Leeds almost reached the ‘promised land’ but will face a ticking timebomb of issues in the Championship

The Premier League was so close that Leeds United could see it. So near that, twice in swift succession, Daniel Farke referred to it as “the promised land”. He got a glimpse of it, and then a return ticket to the more familiar terrain of the Championship. But then both the play-offs and Wembley promise only disappointment for Leeds. They have another year to reflect on the Dan James half-volley that hit the bar, lacking only the dip to take the game level, perhaps to extra time. Instead, Southampton prevailed and bumped up a division.

Or maybe they have 12 months to ponder the April defeats to Coventry, Blackburn and QPR when Leeds, after a season playing catch-up, had manoeuvred themselves into a position where automatic promotion beckoned. The promise loomed large then, too. Farke referenced their total of 90 points a couple of times, too. That would often bring a top-two finish. But not this year and not for Leeds.

Nothing comes easily to them. Certainly not promotion. Since the Second World War, they have spent 38 seasons outside the top flight and only gone up in four of them. And one of those was to get them out of League One. When next season starts, it will be their 18th out of 21 in the Football League. They will have played less Premier League football over that time than Wigan or Burnley, Bournemouth or Brentford, Norwich or Swansea, Hull or Stoke.

There is a theory that, as football becomes increasingly stratified, the bigger clubs are destined to gravitate to the top. Then there is Leeds, the exception to every rule, often with the bittersweet distinction of being the biggest club below the Premier League. So near and yet so far. “It hurts a lot because we were only one step away,” said Farke.

Southampton secured an immediate return to the top flight with victory over Leeds
Southampton secured an immediate return to the top flight with victory over Leeds (Reuters)

It will hurt Leeds’s owners, the San Francisco 49ers, in different ways. A contingent from California were at Wembley. They started their attempts to purchase the club from Andrea Radrizzani before relegation and completed them afterwards. They saw the potential in the club; so did Farke, who has said he would not have signed for anyone else outside the Premier League.

Leeds have moneyed backers but a ticking timebomb in parachute payments, the questions of financial fair play (FFP), given that the previous regime’s heavy spending made demotion doubly damning, and the enduring strangeness of some of the contracts former director of football Victor Orta awarded.

Farke referred to his “difficult start with all the exit clauses”. Many of the more expensive players Leeds own, those who – in theory – represent assets on the balance sheet, had clauses allowing them to leave on loan after relegation. Exit, among others, Diego Llorente, Brenden Aaronson, Rasmus Kristensen, Marc Roca, Max Wober and Jack Harrison. Now, and lacking clarity about the situation, the assumption is they can go out on loan again, reducing Leeds’s chances of recouping some of their outlay. Good news for Everton, who would like Harrison back for another year; less so for his parent club.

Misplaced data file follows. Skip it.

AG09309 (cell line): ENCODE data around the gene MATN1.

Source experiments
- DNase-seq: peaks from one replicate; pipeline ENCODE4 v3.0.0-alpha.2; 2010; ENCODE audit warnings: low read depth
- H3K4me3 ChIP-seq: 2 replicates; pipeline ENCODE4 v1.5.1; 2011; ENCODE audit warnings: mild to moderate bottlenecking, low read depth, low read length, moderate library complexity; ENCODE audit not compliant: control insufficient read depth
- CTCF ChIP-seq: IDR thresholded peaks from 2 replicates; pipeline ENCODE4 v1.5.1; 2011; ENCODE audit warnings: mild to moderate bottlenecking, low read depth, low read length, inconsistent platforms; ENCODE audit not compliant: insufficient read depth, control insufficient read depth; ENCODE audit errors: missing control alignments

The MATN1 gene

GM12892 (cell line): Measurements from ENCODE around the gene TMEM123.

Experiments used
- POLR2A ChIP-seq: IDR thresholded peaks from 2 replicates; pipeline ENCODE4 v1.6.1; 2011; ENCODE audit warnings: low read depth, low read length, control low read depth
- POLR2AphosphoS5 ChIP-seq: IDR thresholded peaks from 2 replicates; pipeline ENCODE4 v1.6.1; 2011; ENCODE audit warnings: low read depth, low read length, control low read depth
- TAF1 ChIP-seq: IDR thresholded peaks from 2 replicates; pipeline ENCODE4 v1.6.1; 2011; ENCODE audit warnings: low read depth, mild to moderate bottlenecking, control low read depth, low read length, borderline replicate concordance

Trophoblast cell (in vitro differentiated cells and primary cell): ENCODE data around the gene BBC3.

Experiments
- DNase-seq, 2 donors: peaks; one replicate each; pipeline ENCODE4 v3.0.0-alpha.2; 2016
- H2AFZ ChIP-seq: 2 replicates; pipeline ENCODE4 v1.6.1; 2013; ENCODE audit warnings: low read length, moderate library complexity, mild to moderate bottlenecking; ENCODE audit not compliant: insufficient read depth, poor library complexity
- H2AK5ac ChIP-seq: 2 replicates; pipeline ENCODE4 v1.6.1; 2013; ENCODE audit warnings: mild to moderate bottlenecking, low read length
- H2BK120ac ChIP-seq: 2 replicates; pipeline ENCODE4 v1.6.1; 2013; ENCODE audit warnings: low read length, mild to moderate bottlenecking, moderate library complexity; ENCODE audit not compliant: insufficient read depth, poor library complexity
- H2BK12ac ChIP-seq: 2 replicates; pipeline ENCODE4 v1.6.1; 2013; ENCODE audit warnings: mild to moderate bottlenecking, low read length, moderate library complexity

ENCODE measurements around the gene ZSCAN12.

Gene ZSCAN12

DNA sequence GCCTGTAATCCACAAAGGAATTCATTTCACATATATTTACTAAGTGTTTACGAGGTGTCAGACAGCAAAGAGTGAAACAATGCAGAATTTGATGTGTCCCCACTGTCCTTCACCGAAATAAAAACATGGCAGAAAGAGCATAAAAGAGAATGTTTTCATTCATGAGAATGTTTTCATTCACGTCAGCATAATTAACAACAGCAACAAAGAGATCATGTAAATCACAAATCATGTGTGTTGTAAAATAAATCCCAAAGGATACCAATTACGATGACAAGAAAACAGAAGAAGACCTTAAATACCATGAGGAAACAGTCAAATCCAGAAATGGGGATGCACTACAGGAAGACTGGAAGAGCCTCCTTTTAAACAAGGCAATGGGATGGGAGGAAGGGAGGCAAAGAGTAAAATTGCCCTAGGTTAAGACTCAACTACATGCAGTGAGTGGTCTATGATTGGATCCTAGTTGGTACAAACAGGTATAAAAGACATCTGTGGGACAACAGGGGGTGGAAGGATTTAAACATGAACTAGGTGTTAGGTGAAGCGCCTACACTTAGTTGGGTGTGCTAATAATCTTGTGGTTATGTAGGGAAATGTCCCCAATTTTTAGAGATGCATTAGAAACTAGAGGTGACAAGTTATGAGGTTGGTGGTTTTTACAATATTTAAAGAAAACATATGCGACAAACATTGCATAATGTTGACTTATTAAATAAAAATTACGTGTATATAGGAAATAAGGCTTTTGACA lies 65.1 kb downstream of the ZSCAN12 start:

Another complication last summer was Wilfried Gnonto’s determination to leave; he was kept, galvanised and influential. Yet Gnonto and his teammate Crysencio Summerville may have outgrown the Championship; Leeds might be forced to cash in. Their other emerging talent, Archie Gray, was in tears at the end; recently turned 18, making 52 appearances this season, he may be both the club’s best right-back and central midfielder. He has Leeds in his blood, is part of a family with more than 1,000 games for the club between them, and it is easier to envisage him staying.

Jack Harrison has spent the season on loan at Everton
Jack Harrison has spent the season on loan at Everton (Getty)

Yet if Leeds could be deprived of two match-winners – reducing their firepower at a point when there are concerns the forwards Joel Piroe and Georginio Rutter are not potent enough – Farke also bemoaned the inexperience of his side, contrasting it with the clinical finish Adam Armstrong supplied to send Southampton up. Captain Liam Cooper is likely to leave; sadly, Stuart Dallas has already been forced to retire.

Cooper was sidelined in part by Joe Rodon, an excellent loanee. Yet a lesson of Southampton’s promotion is that Saints arguably played the loan system better than Leeds: a blend of quantity and quality in Flynn Downes, Taylor Harwood-Bellis, Joe Rothwell, David Brooks and Ryan Fraser.

Rather than joining the Premier League, Leeds may have to raid it for fringe players. They have already constructed two plans. “In the background, we have prepared a bit,” said Farke. “But before you press a button you need to know which league you are in.”

It is one he knows well, finishing first, first and third in his last three attempts. His record suggests he is their best chance of promotion. “My players don’t want a manager who speaks about himself and gives some messages for his own future,” said the German, in a non-committal mood; yet he sounded determined to remain and the board ought to back him. “We will take this as extra motivation to come back stronger,” Farke said.

Logically, Leeds and the three relegated teams will be the four favourites for promotion next season. Yet it developed into a four-horse race this year and the other three went up. If Leeds are often defiantly different, there are times when they must wish they were not the odd ones out. And this was one of them.


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